Being the Teaching

Krijn Pansters, "Being the Teaching: Living Spirituality Lessons from the Franciscan Secular Tradition", in: Teaching and Tradition: On their Dynamic Interaction, ed. Jos Moons SJ, Rudi A. te Velde, and Archibald L.H.M. van Wieringen. Brill's Studies in Catholic Theology 12 (Brill 2023), 80-98.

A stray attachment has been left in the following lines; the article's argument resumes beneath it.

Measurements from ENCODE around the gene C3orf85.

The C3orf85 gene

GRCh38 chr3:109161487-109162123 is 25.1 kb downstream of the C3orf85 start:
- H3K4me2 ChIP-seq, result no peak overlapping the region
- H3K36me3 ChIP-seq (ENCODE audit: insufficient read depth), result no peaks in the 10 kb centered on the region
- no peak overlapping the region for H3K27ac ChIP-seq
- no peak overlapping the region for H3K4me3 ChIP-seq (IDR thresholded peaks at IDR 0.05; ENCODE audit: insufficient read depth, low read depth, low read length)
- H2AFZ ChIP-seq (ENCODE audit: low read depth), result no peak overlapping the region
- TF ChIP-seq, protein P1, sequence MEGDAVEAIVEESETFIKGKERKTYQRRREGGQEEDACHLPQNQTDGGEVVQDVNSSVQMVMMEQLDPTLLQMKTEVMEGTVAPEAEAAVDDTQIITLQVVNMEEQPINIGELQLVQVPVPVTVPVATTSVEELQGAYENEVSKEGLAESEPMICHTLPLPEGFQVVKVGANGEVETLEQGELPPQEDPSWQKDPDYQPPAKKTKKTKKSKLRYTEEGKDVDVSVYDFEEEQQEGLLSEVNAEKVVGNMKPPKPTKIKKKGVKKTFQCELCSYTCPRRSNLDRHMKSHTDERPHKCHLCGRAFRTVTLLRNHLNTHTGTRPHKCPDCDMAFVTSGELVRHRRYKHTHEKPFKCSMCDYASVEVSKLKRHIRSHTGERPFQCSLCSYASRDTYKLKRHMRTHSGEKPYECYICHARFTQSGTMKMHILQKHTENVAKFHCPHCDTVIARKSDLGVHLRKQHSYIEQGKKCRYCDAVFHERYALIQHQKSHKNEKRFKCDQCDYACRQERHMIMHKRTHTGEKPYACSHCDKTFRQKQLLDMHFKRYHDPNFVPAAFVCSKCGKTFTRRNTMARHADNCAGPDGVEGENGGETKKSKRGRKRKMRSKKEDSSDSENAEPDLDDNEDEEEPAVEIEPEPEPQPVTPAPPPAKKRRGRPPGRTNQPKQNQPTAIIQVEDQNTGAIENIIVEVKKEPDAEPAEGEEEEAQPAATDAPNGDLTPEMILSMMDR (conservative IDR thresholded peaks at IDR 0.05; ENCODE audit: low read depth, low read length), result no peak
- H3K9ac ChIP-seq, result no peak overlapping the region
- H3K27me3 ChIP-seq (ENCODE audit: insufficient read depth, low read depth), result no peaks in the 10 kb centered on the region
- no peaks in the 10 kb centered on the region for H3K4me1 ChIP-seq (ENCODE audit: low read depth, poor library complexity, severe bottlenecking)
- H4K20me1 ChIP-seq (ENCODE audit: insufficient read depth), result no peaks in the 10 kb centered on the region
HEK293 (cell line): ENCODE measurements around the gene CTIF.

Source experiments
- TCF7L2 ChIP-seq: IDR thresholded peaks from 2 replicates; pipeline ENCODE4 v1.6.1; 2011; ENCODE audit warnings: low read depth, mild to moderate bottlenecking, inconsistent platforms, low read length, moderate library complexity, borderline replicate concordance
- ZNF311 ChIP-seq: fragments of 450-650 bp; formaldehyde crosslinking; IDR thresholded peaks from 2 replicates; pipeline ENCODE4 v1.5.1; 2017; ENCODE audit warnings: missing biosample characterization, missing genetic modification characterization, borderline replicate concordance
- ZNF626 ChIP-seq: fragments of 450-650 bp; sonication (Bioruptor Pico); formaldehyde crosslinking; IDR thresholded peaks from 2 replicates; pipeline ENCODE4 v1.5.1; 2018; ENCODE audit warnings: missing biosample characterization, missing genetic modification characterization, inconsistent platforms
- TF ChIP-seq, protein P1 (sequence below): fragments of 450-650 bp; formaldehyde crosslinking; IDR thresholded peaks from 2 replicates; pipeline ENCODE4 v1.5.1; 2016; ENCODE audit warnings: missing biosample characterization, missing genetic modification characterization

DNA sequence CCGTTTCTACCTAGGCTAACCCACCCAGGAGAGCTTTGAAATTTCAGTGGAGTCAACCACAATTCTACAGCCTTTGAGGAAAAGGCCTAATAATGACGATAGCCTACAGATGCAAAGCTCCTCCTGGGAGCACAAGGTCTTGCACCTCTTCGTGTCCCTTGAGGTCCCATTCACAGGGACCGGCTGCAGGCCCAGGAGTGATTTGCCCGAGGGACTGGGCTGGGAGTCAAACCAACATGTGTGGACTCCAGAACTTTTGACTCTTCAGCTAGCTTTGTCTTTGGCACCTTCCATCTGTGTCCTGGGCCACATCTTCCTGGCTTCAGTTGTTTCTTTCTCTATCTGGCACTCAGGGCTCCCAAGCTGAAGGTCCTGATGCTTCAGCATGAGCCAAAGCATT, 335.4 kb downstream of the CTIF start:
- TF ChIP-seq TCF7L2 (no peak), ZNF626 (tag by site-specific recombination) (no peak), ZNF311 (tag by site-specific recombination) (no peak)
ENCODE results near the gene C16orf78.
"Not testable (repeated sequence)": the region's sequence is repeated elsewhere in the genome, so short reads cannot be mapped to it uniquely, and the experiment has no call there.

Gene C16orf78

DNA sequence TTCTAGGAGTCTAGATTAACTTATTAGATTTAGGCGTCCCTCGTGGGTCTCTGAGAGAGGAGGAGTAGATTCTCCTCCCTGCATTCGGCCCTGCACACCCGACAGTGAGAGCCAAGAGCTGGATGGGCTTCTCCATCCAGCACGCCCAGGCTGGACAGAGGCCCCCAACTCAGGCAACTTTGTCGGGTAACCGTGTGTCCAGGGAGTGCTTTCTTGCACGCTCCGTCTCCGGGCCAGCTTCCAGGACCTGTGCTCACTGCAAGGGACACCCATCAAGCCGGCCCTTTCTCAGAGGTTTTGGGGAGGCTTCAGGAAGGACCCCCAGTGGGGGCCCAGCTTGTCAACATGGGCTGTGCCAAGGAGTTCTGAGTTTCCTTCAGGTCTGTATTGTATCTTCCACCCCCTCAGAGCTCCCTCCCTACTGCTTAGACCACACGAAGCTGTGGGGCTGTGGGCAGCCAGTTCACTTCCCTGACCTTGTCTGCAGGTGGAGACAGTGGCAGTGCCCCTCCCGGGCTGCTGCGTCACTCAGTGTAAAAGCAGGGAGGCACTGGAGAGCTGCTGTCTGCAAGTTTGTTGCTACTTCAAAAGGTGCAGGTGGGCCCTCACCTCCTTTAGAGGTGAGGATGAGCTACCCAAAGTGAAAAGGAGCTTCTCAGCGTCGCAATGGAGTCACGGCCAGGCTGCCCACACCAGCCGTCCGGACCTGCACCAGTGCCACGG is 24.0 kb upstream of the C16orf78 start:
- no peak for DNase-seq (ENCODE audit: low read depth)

Most medieval teachers were learned theologians with a substantial degree of training in didactic technique and sacred eloquence. They were usually members of ecclesiastical and/or spiritual elites with the right papers for preaching and pastoral activity. From roughly the twelfth century, more and more laymen and laywomen (often called “seculars,” “tertiaries,” or “lay saints” in the later literature) started to become teachers themselves: spiritual teachers and “somatic theologians,” edifying verbo et exemplo and becoming spiritual exemplars in saint-like ways, sometimes adding a religious pedagogy that included new forms of expression and exhortation, simplified speech, use of the vernacular, images and gestures, and poetry...

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